Consider the differences between the commonly used instructional technologies to the more recent App model. Apps are typically built to offer a defined set of experiences. Learners move through the application in ways that were first imagined by designers. Pathways of learning are engineered by designers, rather than created by end-users. The pedagogy is embedded in the software. It’s not left to chance; to be determined by the academic or student. The quality of the learning experience is dependent on the sophistication and talent of the designers.

But this pre-packaged type of instructional material runs counter to the current organizational model in higher education. It is conventional that instructional strategies remain in the hands of the lone academic responsible for the course, despite the fact that many – particularly in research universities – are rarely trained in instruction or receive sufficient reward for doing it effectively.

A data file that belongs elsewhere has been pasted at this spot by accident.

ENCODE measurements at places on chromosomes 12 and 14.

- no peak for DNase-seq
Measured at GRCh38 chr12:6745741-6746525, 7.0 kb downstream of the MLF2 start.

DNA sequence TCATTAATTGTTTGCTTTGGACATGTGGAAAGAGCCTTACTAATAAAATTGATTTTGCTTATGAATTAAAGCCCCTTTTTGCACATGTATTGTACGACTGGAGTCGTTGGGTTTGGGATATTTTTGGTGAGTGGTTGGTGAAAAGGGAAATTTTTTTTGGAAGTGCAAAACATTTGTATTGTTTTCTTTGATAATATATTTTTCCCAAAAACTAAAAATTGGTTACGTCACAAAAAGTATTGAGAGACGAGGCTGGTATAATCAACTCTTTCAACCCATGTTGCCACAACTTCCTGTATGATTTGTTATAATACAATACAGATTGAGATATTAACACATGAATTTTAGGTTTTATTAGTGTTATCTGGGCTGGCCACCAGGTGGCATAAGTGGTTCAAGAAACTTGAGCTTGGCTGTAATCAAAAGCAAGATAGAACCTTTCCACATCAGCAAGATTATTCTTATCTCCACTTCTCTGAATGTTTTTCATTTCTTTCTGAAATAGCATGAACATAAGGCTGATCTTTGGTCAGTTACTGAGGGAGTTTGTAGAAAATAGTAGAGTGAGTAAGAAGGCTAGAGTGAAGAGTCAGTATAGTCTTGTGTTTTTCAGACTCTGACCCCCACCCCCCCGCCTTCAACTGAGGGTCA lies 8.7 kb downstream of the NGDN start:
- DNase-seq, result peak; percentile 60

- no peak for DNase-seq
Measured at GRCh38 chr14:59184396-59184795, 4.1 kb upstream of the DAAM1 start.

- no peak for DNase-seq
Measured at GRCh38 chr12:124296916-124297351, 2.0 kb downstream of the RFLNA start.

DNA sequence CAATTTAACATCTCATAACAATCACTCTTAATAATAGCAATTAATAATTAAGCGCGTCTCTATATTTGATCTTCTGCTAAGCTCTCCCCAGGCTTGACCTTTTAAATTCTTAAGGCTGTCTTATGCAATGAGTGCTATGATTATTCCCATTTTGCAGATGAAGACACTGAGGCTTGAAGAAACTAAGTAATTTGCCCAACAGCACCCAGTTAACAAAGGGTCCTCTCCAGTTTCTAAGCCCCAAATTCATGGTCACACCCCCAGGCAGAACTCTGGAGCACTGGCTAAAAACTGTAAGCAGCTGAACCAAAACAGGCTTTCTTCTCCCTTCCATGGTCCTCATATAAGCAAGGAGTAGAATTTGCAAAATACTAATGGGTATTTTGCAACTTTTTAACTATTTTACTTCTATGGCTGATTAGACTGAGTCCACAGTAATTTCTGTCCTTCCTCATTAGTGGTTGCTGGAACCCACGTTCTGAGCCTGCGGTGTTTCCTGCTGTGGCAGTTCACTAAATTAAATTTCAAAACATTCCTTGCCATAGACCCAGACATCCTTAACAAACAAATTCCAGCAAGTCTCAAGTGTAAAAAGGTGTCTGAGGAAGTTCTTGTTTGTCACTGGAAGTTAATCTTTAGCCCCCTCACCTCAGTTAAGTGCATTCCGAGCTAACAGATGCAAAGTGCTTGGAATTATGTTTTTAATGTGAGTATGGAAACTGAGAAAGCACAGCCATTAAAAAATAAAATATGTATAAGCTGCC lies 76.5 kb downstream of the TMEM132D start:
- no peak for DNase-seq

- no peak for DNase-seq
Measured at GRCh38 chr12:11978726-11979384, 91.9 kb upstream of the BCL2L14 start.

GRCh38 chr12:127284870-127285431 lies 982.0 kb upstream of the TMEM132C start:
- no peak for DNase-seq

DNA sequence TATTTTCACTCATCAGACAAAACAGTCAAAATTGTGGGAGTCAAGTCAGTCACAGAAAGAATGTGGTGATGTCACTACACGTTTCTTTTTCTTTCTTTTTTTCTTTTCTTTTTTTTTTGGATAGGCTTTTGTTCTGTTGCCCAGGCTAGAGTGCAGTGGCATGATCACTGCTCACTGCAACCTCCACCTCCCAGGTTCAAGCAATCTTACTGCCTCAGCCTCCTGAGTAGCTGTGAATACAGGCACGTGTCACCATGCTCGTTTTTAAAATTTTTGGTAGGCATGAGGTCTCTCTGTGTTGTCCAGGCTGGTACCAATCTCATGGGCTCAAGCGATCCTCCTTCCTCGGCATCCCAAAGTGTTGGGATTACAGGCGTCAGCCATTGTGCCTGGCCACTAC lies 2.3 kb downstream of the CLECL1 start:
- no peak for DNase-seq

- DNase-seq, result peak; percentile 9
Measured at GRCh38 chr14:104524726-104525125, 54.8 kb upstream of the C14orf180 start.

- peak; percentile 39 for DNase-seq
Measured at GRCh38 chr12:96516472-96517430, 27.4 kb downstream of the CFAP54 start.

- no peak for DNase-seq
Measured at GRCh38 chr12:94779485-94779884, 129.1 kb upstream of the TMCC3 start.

And in my experience, most academics find the experience of creating high quality digital learning experiences difficult. But this shouldn’t surprise us. Even the oldest and most stable of all forms of instruction, the lecture, is challenging. Before an academic delivers the first lecture of their careers, they have witnessed hundreds of lectures by other academics. They know the various properties that constitute a lecture: the role of the audience, the setting, uses of images, and so forth. And they’ve seen both the good and the bad. Despite the familiarity with the format, and its stability, you and I know that at this very moment hundreds awful lectures are being delivered in colleges and universities around the world.  Even at our “best” schools. Good instruction is not easy. The same applies to digital instruction where, I contend, the potential to mess up is considerably greater.